In antiquity there was no prescribed list of haftarah readings for the year, although the Talmudic literature (including the Midrash and Tosefta) does report some recommendations for specific holidays. It would appear that, in antiquity, the choice of portion from the Prophets was made ad hoc, without regard for the choice of previous years or of other congregations, either by the reader or by the congregation or its leaders; this is evidenced by recommendations in Talmudic literature that certain passages should not be chosen for haftarah readings, which indicates that, to that time, that a regular list for the year's readings did not exist. Further evidence of the lack of an ancient authoritative list of readings is the simple fact that, while the practice of reading a haftarah every Sabbath and most holy days is ubiquitous, the different traditions and communities around the world have by now adopted differing lists, indicating that no solid tradition from antiquity dictated the haftarah selections for a majority of the ordinary Sabbaths.
The haftarah is read with cantillation according to a unique melody (not with the same cantillation melody as the Torah). The tradition to read Nevi'im with its own special melody is attested to in late medieval sources, both Ashkenazic and Sephardic. A medieval Sephardic source notes that the melody for the haftarot is a slight variation of the tune used for reading the books of Nevi'im in general (presumably for study purposes), and Jews of Iraqi origin to this day preserve separate "Neviim" and "Haftarah" melodies.
Note that although many selections from Nevi'im are read as haftarot over the course of the year, the books of Nevi'im are not read in their entirety (as opposed to the Torah). Since Nevi'im as a whole is not covered in the liturgy, the melodies for certain rare cantillation notes which appear in the books of Nevi'im but not in the haftarot have been forgotten. For more on this, see Nevi'im.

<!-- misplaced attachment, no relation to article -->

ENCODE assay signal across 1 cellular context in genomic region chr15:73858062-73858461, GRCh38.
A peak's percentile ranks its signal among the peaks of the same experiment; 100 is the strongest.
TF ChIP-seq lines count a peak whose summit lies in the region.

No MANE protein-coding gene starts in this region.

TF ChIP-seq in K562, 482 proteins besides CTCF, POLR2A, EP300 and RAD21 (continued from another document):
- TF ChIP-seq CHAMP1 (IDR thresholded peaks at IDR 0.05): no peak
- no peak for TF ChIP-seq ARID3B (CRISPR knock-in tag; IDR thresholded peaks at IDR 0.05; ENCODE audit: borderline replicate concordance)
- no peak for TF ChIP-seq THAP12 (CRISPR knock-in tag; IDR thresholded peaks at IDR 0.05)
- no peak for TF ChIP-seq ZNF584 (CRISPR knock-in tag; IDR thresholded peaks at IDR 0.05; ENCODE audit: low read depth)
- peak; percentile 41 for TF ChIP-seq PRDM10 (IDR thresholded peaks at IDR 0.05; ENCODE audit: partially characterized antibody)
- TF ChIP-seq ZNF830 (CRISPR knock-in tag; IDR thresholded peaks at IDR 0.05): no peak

As a generality, although the Torah was chanted in a major key (ending in a minor key), the haftarah is chanted in a minor key (as is the blessing before the reading of the haftarah) and ends in a pentatonic mode (and the blessings following the haftarah reading are also pentatonic).
The Haftarot for the morning of Tisha b'Av, and for the Shabbat preceding it, are, in many synagogues, predominantly read to the cantillation melody used for the public reading of the Book of Lamentations, or Eicha.
Leonard Bernstein employed the Haftarah cantillation melody extensively as a theme in the second movement ("Profanation") of his Symphony No. 1 ("Jeremiah").
Haftarot on Sabbath afternoon
Some Rishonim, including Rabbenu Yaakov Tam, report that a custom in the era of the Talmud was to read a haftarah at the mincha service each Sabbath afternoon — but that this haftarah was from the Ketuvim rather than from the Nevi'im. Most halachic authorities maintain that that was not the custom in Talmudic times, and that such a custom should not be followed. In the era of the Geonim, some communities, including some in Persia, read a passage from Nevi'im (whether or not in the form of a haftarah) Sabbath afternoons. Although this practice is virtually defunct, most halachic authorities maintain that there is nothing wrong with it.